‘Building for Life’ national standard for well-designed homes

A record 55 new housing schemes have qualified for a ‘Building for Life’ standard this year, 50 per cent more than last year and the largest number in the eight years of the award.

 

The schemes scored more than 14 out or 20 against the ‘Building for Life’ criteria, the national standard for well-designed homes and neighbourhoods. It is the first-time more than half of all entries achieved a standard, suggesting an overall rise in housing quality.

A total of 20 schemes qualified for a gold standard and 35 for a silver standard this year, compared to 12 gold standards and 24 silver standards last year.

The schemes suggest that housebuilders are increasingly seizing the opportunity to play a leading role in creating successful places, as well as the construction of individual homes. The concept of placemaking can be seen across all 55 schemes, regardless of their size or location.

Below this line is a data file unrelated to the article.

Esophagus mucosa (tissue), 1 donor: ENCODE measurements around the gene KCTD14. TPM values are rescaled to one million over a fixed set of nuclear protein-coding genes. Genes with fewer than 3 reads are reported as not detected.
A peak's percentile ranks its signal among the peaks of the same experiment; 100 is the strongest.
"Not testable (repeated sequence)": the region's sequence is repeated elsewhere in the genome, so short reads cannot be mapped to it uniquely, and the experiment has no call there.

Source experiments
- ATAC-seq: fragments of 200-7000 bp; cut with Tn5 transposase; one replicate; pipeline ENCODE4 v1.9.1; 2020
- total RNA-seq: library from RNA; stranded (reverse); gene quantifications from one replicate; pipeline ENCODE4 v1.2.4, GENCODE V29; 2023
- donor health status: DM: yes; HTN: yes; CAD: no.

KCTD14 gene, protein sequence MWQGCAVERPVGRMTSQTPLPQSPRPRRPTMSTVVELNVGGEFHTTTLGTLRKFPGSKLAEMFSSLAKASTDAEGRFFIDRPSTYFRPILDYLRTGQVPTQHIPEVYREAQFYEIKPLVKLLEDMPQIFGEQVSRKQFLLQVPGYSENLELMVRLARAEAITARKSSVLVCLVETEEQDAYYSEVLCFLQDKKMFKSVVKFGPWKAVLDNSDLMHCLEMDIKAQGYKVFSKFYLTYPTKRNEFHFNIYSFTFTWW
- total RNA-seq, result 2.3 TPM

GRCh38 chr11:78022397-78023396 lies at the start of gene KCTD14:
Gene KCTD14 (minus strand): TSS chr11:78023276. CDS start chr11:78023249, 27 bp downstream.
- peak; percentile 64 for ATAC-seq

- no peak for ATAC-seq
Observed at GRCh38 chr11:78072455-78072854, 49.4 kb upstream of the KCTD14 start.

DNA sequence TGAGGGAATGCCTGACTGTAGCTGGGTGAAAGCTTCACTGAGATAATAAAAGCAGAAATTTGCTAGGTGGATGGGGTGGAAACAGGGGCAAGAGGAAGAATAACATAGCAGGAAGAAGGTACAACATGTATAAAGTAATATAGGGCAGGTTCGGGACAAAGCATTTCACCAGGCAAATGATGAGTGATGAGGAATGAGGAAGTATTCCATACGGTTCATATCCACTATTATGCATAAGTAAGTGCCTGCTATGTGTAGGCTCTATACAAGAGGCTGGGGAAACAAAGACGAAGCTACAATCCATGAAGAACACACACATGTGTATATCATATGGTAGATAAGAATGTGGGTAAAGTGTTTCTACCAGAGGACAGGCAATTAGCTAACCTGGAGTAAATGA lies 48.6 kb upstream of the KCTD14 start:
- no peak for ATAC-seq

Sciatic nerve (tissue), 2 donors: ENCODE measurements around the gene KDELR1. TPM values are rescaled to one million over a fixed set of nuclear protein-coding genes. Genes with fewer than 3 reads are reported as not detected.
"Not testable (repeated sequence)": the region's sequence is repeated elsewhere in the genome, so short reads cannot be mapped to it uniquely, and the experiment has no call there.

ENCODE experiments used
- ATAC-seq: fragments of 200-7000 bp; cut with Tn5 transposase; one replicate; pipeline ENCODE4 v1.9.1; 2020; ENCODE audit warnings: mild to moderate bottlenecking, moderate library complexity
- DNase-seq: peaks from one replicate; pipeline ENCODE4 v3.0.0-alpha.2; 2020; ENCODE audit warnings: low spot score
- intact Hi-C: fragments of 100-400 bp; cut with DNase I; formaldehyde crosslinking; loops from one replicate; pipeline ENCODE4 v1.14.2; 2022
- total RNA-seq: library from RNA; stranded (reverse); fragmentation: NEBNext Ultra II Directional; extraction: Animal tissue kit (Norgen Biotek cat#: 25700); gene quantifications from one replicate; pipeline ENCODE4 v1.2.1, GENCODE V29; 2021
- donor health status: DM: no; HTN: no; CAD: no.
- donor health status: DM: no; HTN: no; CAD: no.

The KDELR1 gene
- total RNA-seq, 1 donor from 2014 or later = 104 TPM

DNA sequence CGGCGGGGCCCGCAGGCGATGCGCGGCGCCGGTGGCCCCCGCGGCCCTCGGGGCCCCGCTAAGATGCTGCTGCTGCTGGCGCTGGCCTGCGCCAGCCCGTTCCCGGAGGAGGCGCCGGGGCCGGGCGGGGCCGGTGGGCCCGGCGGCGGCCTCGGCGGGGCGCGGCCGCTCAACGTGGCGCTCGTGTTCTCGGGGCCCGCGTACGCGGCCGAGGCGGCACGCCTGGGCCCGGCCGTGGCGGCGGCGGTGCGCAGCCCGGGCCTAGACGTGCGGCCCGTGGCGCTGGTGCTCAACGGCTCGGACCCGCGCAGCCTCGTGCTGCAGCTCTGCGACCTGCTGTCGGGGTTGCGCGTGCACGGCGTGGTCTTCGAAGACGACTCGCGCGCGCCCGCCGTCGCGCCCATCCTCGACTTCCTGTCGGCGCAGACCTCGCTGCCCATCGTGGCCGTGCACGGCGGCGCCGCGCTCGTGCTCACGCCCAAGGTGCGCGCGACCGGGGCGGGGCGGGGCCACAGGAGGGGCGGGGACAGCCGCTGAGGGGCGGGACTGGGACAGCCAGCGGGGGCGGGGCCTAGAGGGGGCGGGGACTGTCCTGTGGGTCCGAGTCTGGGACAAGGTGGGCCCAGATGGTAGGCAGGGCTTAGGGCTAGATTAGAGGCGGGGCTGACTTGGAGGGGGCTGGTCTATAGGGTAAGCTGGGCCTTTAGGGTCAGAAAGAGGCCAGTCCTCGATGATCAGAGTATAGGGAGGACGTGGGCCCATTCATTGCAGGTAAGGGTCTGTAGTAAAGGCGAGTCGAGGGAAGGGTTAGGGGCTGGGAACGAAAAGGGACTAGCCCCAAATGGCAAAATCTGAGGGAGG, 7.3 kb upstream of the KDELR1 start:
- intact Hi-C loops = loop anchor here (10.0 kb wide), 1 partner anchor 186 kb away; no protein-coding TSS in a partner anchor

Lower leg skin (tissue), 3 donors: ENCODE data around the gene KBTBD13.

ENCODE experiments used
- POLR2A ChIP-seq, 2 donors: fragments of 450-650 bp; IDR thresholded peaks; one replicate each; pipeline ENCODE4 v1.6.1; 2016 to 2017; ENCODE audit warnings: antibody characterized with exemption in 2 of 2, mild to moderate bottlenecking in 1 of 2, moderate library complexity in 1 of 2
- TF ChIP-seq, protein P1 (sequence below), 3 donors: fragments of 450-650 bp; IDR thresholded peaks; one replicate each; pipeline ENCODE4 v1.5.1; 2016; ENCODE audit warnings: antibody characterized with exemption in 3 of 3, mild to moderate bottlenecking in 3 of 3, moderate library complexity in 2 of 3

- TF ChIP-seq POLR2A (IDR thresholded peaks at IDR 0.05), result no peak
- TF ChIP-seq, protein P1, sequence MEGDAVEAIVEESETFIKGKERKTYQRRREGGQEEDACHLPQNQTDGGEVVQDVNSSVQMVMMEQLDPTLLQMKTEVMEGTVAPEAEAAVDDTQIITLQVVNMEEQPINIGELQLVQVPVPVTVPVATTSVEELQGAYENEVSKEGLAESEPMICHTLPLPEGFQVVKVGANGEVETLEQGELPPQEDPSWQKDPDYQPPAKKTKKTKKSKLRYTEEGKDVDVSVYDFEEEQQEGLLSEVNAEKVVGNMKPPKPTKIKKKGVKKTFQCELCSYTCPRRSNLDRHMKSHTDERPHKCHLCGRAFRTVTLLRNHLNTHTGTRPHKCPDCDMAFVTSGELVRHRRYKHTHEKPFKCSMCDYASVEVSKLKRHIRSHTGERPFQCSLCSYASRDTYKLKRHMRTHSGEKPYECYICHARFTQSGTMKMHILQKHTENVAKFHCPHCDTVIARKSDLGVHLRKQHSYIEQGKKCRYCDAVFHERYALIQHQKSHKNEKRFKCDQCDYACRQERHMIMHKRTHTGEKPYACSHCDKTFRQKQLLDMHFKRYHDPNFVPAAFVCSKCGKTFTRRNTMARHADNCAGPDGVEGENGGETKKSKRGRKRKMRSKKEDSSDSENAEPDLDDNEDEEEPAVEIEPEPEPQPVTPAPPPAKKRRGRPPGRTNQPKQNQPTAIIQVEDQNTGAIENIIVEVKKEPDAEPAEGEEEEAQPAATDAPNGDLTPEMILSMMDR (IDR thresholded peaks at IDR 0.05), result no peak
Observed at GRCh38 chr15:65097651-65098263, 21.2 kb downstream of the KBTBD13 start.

They range from a distinctive scheme in South London with coherent private and public space to family housing at Hulton Square in Salford which provides good access to public transport and makes best use of its location near a park, primary schools and a healthcare centre.

Over half of all the schemes that achieved a ‘Building for Life’ are in the South West or in London. A self build development in Bristol, Ashley Vale, is the first scheme of its kind to achieve a ‘Building for Life’ standard.

Wayne Hemingway, chair of ‘Building for Life’, said: ‘Building for Life has helped developers and planners talk the same language and by working together they’re creating far better places to live’.

Richard Simmons, CABE chief executive, said: ‘This suggests to me we might finally be starting to deliver good quality housing on a regular basis’.

Stewart Baseley, executive chairman at HBF, said: ‘A record number of standards reflect the industry’s commitment and shows recognition that quality is a driver of business’.